By Denise Loock | April 11, 2017
The women who ministered to Jesus and His disciples during the three years He traveled throughout Palestine were a diverse group. Matthew lists Mary Magdalene, Mary the mother of James and Joseph, and also the unnamed mother of James and John (27:56). Mark names Salome and says “many other women” had come to Jerusalem the week Jesus was crucified (Mark 15:40-41). In his gospel, John includes Mary, the wife of Clopas (John 19:25). Most likely, Joanna and Susanna were also in Jerusalem (compare Luke 8:3 with Luke 24:10).
These women came from different social strata. Some were the wives and mothers of fishermen. Joanna was married to King Herod’s steward. A few were financially independent: Luke records that they supported Jesus’s ministry “out of their own means” (Luke 8:3 NIV). Some scholars believe Salome was the wife of Zebedee, the mother of James and John, and could have been Mary the mother of Jesus’s sister (compare Matthew 27:56 and Mark 15:40 with John 19:25).[i]
Luke also identifies the thread that bound the women together—Jesus had freed them from either disease or demons (Luke 8:2). Gratitude motivated them to serve their Lord and Savior. They probably fixed the meals, washed and mended clothes, fetched water, purchased food—whatever could make Jesus’s ministry possible.
All four gospel writers tell us these women came to Jesus’s crucifixion. Luke says, “All those who knew him, including the women who had followed him from Galilee, stood at a distance, watching these things” (23:49 NIV). How great their sorrow must have been as they watched the crucifixion. On that horrific day, did they wonder, How can it end like this? How could we have been so wrong about Jesus?
Even if they doubted, they kept vigil until the soldiers took Jesus down from the cross. Then they followed Joseph of Arimathea and Nicodemus to the tomb (Luke 23:55). Compelled by their steadfast love for Jesus, they purchased spices and went to the tomb early Sunday morning—as soon as the Sabbath laws permitted them to do so (Luke 23:56-24:1).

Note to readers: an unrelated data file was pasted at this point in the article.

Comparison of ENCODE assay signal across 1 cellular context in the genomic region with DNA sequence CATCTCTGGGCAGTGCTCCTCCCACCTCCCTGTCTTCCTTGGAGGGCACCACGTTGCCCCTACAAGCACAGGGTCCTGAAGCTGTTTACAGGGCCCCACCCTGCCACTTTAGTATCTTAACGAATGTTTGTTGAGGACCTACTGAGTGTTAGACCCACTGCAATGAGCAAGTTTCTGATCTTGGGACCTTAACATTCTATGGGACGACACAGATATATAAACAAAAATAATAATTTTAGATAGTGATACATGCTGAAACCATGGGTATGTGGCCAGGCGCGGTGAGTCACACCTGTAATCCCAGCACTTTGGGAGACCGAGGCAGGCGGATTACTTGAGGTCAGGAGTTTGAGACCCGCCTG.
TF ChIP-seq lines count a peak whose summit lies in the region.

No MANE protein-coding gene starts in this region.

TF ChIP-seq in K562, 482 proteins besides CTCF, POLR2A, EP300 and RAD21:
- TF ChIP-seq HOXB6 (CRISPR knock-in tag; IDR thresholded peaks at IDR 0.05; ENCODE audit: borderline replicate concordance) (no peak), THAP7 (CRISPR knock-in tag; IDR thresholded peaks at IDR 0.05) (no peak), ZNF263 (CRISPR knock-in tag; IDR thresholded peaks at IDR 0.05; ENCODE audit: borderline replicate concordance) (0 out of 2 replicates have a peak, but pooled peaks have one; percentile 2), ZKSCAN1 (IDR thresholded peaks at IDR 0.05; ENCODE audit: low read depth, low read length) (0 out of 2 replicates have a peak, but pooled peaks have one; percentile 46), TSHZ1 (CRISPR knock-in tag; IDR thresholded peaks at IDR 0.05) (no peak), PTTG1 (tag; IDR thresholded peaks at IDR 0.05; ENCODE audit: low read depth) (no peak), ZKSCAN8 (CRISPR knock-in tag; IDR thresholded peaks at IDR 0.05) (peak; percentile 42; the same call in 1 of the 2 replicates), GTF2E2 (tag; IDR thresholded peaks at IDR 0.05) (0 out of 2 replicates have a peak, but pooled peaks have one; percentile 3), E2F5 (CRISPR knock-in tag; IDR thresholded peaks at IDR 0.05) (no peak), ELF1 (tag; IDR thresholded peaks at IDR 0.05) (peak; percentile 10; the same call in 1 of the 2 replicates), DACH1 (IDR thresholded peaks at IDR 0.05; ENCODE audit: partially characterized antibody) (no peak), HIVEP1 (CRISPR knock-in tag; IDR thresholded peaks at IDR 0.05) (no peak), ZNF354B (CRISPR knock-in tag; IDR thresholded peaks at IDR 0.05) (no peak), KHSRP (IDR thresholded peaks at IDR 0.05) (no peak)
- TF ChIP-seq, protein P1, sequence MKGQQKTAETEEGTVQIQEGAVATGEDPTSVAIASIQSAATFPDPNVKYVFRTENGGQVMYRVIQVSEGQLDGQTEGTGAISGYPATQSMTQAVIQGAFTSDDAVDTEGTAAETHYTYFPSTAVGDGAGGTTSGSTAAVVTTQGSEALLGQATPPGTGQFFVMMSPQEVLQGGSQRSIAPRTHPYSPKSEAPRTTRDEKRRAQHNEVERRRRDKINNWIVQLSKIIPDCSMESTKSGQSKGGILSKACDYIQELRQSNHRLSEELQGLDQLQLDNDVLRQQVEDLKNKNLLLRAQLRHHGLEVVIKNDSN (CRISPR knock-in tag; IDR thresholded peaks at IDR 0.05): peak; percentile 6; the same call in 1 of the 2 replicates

How spectacularly was their devotion rewarded! They saw the empty tomb before anyone else. They first heard the glorious news: “He is not here; he has risen!” (Luke 24:6). They hurried to tell others that Jesus had risen—just as He said (24:8-10, Matthew 28:8).
These women are such worthy role models. They humbly served their Savior in the most menial tasks because they loved Him and wanted to be near Him. Even when it seemed their service had been futile, they still served Him, still loved Him.
Oh, that our love would be as selfless as theirs and our devotion as steadfast. Jesus has freed us from the most fatal disease—sin. He has delivered us from the power of every evil influence that can separate us from Him. May we be as quick to tell others of our Risen Savior as the women of Galilee were.
Take the next step: Whom can you serve this week as selflessly as the women of Galilee served Jesus? Is there a local shelter, halfway house, foster home or soup kitchen that needs volunteers?
For more inspiration and encouragement visit Denise Loock at http://www.digdeeperdevotions.com
[i] Learn more about all the women of Galilee by consulting a reference book such as Unger’s Bible Dictionary or All the Women of the Bible by Herbert Lockyer.